In the week ahead, investors will also be watching for economic data from the euro zone and the US, including preliminary PMIs and economic growth figures.

Shares in some of the biggest outperformers this year were weighing on the STOXX 600. Airbus, up 43 per cent so far this year, was down 3.2 per cent, and steady dividend-paying companies including Unilever and British American Tobacco were down at least 1.5 per cent.

The London-listed of these companies pushed the FTSE down 0.2 per cent. It ended the week 0.3 per cent lower, breaking a three-week streak of gains.

The past few weeks saw investors rotate out of growth sectors and into value stocks, with beaten-down shares of banks in popular demand. However, the European banking index closed the week down 1 per cent as investors went back into the safety sectors.

North America

Wall Street has dropped, and also finished the week lower, after a Chinese agriculture delegation cancelled a planned visit to Montana, dampening optimism about US-China trade talks.

The delegates, who had been set to visit US farm states next week, will return to China sooner than originally scheduled, the Montana Farm Bureau said on Friday.

Major stock indexes fell into negative territory after the cancellation, which came as trade talks were held in Washington and US President Donald Trump said he wanted a complete trade deal, not just an agreement for China to buy more US agricultural goods. Before the news, the S&P 500 and Dow industrials were in positive territory.

For months, Wall Street has bounced up and down with signs of improvement or deterioration in trade talks, often based on comments or tweets from Trump, a cycle investors have grown accustomed to.

Trade optimism in recent weeks helped elevate the S&P 500 to just shy of its all-time high hit in July.

Eight of the 11 major S&P sectors fell on Friday. The S&P 500 consumer discretionary index and tariff-sensitive S&P 500 information technology index declined the most, down 1.2 per cent and 1.1 per cent, respectively. The Philadelphia chip index slid 1.8 per cent.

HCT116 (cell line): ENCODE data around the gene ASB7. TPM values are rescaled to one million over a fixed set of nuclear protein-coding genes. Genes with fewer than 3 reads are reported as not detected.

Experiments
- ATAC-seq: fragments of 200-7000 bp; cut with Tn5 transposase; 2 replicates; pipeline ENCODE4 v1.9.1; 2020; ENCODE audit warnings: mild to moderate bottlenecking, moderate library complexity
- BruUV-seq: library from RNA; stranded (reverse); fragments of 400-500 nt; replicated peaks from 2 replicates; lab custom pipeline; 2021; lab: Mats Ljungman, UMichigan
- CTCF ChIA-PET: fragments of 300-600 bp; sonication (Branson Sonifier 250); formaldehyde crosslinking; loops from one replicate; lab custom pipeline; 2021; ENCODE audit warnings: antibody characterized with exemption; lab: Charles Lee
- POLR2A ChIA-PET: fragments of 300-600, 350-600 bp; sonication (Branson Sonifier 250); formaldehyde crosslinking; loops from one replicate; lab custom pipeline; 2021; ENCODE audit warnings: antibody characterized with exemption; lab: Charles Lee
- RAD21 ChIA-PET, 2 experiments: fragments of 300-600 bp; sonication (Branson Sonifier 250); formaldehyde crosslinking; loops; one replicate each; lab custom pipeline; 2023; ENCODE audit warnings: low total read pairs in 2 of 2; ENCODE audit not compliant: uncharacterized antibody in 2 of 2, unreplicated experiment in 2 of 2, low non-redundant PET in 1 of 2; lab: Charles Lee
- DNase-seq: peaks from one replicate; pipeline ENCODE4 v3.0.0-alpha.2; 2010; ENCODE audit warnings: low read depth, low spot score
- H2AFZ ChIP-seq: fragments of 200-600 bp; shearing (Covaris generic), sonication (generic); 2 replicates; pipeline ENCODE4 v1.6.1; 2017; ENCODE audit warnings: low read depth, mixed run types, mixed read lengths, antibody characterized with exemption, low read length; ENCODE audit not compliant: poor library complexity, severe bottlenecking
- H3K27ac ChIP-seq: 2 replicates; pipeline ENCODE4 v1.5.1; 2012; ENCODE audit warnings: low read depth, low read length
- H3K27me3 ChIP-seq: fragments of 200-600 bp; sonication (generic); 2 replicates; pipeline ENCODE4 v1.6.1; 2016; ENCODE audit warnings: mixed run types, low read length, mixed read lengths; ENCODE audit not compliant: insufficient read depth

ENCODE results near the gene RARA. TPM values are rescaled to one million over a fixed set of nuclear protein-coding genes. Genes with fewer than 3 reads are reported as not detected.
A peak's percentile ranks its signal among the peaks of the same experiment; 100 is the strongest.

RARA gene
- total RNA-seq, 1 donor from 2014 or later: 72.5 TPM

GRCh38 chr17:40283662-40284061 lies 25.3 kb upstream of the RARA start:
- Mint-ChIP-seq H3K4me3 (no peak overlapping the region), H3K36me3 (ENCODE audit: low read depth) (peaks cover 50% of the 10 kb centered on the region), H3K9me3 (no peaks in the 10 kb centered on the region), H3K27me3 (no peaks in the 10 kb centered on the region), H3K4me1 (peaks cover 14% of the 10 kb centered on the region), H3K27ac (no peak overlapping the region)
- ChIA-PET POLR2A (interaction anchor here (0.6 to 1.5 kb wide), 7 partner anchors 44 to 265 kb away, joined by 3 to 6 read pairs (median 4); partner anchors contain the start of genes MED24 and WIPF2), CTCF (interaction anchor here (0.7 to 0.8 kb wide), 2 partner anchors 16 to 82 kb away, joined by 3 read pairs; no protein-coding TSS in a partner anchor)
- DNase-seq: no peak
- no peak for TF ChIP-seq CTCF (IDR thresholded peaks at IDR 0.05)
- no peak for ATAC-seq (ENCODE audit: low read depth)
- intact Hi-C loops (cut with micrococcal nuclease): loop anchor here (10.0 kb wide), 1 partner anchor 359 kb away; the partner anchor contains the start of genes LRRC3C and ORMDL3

The Dow Jones Industrial Average fell 0.59 per cent to end the week at 26,934.46 points, while the S&P 500 lost 0.49 per cent to 2,991.99.

The Nasdaq Composite dropped 0.8 per cent to 8,117.67.

For the week, the S&P 500 fell 0.52 per cent, the Dow lost 1.05 per cent and the Nasdaq declined 0.72 per cent.

Netflix tumbled 5.5 per cent after CEO Reed Hastings made comments underscoring growing costs and rising competition from Walt Disney, Apple and other video streaming services.

Adding to Netflix's woes, Evercore ISI said recent data painted an uncertain picture of the company's international subscriber growth.

The S&P 500 healthcare index, which has been the worst performing S&P sector this year, clocked the biggest gain among the 11 major sectors, up 0.6 per cent.

Merck gained 1.4 per cent after the company's drugs Pifeltro and Delstrigo received FDA approval for use in certain adult patients with HIV-1 who are "virally suppressed".

Roku slumped 19.2 per cent after Pivotal Research started coverage of its shares with a "sell" rating.

Xilinx dropped 6.8 per cent after chief financial officer Lorenzo Flores said he would step down, prompting Bank of America Merrill to downgrade the chipmaker to "neutral".

is senior editor for Morningstar Australia